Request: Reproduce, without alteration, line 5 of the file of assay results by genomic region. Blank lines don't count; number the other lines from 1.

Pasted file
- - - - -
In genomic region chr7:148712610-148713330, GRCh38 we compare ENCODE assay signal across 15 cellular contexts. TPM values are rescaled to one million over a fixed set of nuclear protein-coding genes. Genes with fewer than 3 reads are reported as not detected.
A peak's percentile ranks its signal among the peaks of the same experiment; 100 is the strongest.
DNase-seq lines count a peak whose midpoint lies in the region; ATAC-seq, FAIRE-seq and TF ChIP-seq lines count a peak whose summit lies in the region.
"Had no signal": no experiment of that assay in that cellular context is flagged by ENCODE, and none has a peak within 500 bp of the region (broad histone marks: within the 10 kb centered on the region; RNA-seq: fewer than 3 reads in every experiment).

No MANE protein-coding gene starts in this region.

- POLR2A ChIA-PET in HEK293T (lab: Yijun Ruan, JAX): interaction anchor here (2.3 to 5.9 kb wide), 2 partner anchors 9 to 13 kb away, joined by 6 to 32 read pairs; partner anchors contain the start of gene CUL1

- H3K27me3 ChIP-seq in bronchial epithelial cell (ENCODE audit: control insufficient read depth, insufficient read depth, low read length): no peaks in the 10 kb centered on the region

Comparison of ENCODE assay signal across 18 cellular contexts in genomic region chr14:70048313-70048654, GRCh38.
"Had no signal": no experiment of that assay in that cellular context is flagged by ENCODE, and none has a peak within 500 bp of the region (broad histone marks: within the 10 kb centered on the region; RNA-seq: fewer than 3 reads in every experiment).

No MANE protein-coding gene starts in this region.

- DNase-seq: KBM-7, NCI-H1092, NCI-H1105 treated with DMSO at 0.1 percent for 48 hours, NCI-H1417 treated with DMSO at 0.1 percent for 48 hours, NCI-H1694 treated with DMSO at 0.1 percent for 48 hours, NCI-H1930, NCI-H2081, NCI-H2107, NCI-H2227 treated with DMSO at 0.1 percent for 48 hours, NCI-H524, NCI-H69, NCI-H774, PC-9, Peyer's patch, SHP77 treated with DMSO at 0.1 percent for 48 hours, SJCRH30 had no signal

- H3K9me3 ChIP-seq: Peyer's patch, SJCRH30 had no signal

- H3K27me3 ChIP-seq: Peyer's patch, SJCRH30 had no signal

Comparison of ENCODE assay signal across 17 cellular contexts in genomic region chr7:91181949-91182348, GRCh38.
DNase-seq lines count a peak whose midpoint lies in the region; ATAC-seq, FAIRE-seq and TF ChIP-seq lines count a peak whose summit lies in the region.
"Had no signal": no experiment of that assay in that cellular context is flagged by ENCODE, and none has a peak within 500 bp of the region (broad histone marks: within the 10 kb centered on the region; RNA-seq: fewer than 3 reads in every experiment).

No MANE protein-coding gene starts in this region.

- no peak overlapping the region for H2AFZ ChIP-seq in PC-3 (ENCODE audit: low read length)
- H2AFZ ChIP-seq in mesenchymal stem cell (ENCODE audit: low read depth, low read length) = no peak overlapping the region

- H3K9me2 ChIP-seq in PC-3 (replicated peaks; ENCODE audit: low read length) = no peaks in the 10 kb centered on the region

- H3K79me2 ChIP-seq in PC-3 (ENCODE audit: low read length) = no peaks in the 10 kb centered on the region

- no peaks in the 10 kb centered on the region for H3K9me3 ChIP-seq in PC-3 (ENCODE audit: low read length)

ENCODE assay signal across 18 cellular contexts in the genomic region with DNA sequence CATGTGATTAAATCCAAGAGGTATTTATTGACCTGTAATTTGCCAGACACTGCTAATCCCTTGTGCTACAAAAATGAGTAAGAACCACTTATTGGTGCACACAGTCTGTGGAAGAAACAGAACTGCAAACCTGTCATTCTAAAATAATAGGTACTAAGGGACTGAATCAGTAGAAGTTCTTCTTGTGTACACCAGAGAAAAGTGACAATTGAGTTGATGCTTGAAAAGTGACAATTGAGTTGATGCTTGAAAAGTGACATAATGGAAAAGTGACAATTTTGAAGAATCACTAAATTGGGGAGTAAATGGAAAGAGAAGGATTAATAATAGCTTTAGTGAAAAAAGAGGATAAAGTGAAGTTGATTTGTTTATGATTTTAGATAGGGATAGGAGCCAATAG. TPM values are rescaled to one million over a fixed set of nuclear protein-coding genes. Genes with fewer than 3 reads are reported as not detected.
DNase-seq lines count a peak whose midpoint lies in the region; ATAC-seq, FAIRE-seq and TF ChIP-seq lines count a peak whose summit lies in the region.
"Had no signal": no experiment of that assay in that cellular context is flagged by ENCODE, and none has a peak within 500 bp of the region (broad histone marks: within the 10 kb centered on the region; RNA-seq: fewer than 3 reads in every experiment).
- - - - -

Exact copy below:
No MANE protein-coding gene starts in this region.